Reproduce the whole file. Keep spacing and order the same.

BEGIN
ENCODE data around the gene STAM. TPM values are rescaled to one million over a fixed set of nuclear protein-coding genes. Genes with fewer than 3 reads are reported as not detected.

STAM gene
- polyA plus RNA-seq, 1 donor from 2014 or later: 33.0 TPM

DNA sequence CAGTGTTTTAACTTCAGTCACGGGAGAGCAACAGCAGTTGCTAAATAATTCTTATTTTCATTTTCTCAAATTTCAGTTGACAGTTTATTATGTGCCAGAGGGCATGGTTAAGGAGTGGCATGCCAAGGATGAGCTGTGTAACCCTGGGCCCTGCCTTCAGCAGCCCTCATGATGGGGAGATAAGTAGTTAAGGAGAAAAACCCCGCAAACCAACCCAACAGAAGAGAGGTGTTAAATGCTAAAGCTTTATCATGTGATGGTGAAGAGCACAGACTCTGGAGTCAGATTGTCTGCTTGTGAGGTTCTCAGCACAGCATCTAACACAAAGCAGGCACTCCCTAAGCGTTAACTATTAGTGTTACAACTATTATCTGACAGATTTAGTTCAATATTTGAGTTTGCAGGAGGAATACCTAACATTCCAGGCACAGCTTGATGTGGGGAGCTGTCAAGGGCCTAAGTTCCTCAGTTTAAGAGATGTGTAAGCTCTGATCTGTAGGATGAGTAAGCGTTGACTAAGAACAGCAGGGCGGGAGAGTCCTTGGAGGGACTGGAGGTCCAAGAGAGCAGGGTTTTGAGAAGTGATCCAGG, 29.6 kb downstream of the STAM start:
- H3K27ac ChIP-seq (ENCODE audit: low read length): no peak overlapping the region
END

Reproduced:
ENCODE data around the gene STAM. TPM values are rescaled to one million over a fixed set of nuclear protein-coding genes. Genes with fewer than 3 reads are reported as not detected.

STAM gene
- polyA plus RNA-seq, 1 donor from 2014 or later: 33.0 TPM

DNA sequence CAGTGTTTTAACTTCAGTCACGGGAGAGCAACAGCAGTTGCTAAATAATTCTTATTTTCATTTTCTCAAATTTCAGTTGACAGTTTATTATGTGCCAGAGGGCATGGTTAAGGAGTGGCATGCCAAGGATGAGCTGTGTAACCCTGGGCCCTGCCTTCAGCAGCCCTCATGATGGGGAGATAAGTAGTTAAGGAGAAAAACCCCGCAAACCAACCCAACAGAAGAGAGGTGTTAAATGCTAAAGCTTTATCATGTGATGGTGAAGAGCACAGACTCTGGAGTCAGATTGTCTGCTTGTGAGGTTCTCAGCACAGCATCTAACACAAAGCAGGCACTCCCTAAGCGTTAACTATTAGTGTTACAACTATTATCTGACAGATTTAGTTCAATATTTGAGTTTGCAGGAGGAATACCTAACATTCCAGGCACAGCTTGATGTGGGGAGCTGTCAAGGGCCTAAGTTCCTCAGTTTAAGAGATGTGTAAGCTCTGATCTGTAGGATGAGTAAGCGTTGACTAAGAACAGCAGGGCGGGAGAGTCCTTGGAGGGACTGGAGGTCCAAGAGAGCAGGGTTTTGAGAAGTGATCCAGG, 29.6 kb downstream of the STAM start:
- H3K27ac ChIP-seq (ENCODE audit: low read length): no peak overlapping the region